Cast your mind back to the story of Joseph in the Old Testament. Joseph of the many-coloured coat fame. After a number of misadventures (read Genesis 37 onwards for the full story) Joseph ended up in Egypt, interpreting a dream for Pharaoh. In the dream seven thin cows had eaten up seven fat cows. With God’s inspiration, Joseph had discerned that this dream foretold seven years of plenty, followed by seven years of famine. He advised Pharaoh to build storehouses in the years of plenty and set aside grain to be eaten in the years of famine. Pharaoh approved the plan, and put Joseph in charge of putting it into practice. Joseph did this, and so was in place to provide food to his family when their country was hit by the famine as well.
Or, from a completely different type of writing, we can go to Proverbs, chapter 6:
“Go to the ant, you sluggard; consider its ways and be wise! It has no commander, no overseer or ruler, yet it stores its provisions in summer and gathers its food at harvest.”
So, the problem isn’t the income that the man enjoys, and it isn’t about having barns to store the harvest.
So if that’s not what it’s about, what is it about?
Well, let’s count the, “my’s” in verses 17-19 “my crops”, “my barns”, “my grain”, “my goods”, “my soul”. That’s a lot of “my’s”
And here we find the problem. The landowner thinks that everything is his, and wants to keep it. The crops, the grain, the goods, they are only his in the sense that they grew on the land that he owned. But the land was given to him, or his ancestors, by God, as a result of the covenant promise God made to Abraham. He was very unlikely to have done any of the labour – ploughing, planting, weeding, reaping – that led to the harvest. He didn’t cause the rain to fall or the sun to shine. So, the sense in which any of it was actually his was slight. It was all gift, and what did he do with this gift? Was he moved by the generosity of God to him, to be generous to others, to share out what he’d received? No – he just planned to build bigger barns.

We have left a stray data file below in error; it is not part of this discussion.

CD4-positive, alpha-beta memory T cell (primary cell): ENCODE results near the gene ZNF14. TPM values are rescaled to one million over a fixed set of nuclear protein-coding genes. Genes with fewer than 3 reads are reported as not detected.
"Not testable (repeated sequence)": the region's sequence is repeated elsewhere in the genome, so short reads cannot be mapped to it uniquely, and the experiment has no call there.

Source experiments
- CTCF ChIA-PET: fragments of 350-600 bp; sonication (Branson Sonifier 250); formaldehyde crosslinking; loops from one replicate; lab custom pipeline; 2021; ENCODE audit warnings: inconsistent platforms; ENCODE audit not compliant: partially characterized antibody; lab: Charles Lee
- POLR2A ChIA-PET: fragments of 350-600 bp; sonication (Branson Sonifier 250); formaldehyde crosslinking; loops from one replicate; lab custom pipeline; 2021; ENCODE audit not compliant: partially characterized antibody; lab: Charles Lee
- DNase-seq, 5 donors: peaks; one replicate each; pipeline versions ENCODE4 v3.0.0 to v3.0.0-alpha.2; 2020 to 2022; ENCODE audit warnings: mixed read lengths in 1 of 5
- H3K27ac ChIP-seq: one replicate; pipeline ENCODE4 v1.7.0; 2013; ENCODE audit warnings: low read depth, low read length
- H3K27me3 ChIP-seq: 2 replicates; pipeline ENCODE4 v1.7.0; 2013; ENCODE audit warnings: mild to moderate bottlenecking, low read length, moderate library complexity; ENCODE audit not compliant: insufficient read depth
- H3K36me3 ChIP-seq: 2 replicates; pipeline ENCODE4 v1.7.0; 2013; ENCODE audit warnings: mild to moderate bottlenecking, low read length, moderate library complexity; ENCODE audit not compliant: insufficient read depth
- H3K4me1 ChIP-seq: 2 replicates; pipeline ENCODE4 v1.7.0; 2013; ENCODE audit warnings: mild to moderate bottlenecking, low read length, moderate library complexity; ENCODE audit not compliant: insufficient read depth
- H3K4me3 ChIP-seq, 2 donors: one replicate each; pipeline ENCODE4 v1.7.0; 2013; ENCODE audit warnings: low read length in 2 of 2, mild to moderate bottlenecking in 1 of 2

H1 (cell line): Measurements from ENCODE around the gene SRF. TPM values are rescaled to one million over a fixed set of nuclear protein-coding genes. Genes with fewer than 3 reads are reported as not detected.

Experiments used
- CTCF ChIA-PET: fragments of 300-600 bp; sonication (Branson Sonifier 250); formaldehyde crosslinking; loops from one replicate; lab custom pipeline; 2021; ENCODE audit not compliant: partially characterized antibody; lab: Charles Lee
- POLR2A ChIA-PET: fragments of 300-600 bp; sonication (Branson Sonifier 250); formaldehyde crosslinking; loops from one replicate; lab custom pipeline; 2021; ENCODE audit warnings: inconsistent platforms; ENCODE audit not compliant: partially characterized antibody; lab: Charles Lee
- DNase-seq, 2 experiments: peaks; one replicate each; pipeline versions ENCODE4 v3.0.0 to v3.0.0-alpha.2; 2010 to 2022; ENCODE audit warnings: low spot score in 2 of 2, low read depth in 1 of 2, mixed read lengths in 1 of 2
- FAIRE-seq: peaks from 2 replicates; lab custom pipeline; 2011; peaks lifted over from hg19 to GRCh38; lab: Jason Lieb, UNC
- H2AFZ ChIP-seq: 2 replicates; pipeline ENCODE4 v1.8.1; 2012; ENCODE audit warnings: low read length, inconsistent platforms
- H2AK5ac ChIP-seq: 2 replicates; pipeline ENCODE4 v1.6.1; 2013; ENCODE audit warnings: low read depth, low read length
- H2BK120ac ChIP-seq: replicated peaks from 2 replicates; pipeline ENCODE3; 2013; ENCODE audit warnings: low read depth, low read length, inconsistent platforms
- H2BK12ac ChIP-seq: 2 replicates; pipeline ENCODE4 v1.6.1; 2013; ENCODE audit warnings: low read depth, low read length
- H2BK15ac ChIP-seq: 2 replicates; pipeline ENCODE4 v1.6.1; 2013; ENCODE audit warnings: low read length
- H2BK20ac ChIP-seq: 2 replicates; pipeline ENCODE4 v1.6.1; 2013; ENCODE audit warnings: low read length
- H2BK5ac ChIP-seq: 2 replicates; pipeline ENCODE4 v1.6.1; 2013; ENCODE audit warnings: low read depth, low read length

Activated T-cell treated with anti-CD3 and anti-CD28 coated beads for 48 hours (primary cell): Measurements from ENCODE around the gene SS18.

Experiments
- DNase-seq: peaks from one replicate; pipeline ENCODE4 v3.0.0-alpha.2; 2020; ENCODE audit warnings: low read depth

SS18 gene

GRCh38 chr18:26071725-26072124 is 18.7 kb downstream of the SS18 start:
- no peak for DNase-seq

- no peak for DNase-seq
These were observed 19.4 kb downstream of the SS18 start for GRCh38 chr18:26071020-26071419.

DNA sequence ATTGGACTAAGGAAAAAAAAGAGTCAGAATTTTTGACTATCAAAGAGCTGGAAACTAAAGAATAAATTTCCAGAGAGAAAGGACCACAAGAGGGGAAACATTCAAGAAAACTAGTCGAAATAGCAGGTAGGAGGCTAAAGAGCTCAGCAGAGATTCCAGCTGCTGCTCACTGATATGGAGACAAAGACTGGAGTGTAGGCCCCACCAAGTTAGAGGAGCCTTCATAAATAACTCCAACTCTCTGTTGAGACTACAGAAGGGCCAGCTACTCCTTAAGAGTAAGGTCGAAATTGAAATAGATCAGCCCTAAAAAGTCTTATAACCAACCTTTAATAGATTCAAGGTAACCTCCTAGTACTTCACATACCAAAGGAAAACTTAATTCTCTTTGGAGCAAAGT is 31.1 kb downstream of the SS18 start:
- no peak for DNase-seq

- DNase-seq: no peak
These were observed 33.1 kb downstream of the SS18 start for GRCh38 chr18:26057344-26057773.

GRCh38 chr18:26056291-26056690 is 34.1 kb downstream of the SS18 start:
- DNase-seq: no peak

And then he discovered the extent to which the goods weren’t his. He died and found that he couldn’t take it with him. There are no pockets in a shroud. All that he had hoarded for his own pleasure would be shared out, and he would enjoy none of it.
But, even more profoundly, he discovered that his life, his soul wasn’t his either. It also was a gift, entrusted to him, and that an accounting of his use of it could be demanded at any time, night or day. This is why it is so important to be on guard for the signs and symptoms of greed or covetousness in our hearts and minds. It is as hazardous to our lives and souls as a TB or bird flu outbreak might be to a stockholder.
So, how do we do this, what practically can we do? Well, Jesus’ teaching isn’t short of practical examples. As we read on in Luke 12, we come to verses 33 and 34
“Sell your possessions and give to the poor. Provide purses for yourselves that will not wear out, a treasure in heaven that will never fail.”
In Matthew 16, we find this.
“Then Jesus said to his disciples, “Whoever wants to be my disciple must deny themselves and take up their cross and follow me. For whoever wants to save their life will lose it, but whoever loses their life for me will find it. What good will it be for someone to gain the whole world, yet forfeit their soul? “
1 Timothy 6:
Command those who are rich in this present world not to be arrogant nor to put their hope in wealth, which is so uncertain, but to put their hope in God, who richly provides us with everything for our enjoyment. Command them to do good, to be rich in good deeds, and to be generous and willing to share. In this way they will lay up treasure for themselves as a firm foundation for the coming age, so that they may take hold of the life that is truly life.
Also Luke 6
Give, and it will be given to you. A good measure, pressed down, shaken together and running over, will be poured into your lap. For with the measure you use, it will be measured to you.”
Keeping a guard against greed is all about a reorientation of perspective. It’s about seeing that there is very little that we can truly say, “my” about. Everything we have is a gift from God – we are created by God, redeemed by God, given life by God, given things to enjoy and to share by God.
As we gain that perspective, as we see more and more clearly God’s boundless generosity to us, so we will respond with generousity to others.
As we do this, we discover that we will leave a lasting legacy in the lives of those around us, one that will have a much deeper impact than any physical wealth we might pass on. We also discover that we are storing up kingdom treasure, treasure that we can enjoy now, and that we can take with us – that we can enjoy for all eternity.
The today is the feast day of St Ignatius of Loyola, and I’m going to finish with a prayer that he wrote:
“”Take, Lord, receive all my liberty, my memory, my understanding, my whole will, all that I have and all that I possess. You gave it all to me, Lord; I give it all back to you. Do with it as you will, according to your good pleasure.”